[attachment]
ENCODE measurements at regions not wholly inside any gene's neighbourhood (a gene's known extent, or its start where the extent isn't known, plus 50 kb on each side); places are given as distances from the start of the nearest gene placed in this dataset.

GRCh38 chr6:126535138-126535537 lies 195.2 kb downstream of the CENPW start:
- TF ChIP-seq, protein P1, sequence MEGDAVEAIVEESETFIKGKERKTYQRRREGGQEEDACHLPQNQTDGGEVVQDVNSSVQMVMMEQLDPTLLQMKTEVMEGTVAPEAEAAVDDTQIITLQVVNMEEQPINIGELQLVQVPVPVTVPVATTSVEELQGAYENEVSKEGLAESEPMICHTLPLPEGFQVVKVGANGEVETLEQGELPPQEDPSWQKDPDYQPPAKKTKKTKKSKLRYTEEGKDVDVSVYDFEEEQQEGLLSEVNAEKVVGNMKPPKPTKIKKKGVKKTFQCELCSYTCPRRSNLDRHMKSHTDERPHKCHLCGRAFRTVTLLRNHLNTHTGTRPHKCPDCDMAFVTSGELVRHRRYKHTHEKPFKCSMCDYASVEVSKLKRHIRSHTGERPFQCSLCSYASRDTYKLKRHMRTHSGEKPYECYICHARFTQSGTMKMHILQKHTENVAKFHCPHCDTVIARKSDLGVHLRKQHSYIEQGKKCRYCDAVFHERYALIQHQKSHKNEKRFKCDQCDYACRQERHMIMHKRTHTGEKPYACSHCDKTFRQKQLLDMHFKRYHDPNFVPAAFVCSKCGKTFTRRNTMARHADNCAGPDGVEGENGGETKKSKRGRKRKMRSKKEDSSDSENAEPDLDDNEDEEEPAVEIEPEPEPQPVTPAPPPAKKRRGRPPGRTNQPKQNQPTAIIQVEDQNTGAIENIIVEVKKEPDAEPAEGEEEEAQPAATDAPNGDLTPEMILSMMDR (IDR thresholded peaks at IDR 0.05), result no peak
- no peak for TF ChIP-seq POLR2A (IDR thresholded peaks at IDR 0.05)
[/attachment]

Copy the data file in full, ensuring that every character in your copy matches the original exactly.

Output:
ENCODE measurements at regions not wholly inside any gene's neighbourhood (a gene's known extent, or its start where the extent isn't known, plus 50 kb on each side); places are given as distances from the start of the nearest gene placed in this dataset.

GRCh38 chr6:126535138-126535537 lies 195.2 kb downstream of the CENPW start:
- TF ChIP-seq, protein P1, sequence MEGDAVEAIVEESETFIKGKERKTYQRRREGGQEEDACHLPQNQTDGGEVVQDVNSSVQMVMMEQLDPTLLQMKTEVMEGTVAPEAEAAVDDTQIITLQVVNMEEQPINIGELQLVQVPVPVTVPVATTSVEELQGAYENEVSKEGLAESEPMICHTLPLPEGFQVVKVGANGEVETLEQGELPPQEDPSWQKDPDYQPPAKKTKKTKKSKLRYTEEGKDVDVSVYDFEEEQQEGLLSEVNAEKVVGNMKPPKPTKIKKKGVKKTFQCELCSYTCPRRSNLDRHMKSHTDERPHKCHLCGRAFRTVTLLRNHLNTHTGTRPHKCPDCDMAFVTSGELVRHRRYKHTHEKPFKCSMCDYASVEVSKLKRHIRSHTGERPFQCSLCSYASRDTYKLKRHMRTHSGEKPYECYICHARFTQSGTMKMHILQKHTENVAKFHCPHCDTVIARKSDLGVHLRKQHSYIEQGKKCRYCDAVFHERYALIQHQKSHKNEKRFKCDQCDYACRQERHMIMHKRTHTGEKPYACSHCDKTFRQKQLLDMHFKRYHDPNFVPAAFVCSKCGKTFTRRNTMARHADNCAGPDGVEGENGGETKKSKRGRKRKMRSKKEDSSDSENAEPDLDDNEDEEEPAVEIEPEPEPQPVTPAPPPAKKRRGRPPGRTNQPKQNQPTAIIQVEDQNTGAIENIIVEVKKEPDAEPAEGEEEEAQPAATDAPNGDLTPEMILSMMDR (IDR thresholded peaks at IDR 0.05), result no peak
- no peak for TF ChIP-seq POLR2A (IDR thresholded peaks at IDR 0.05)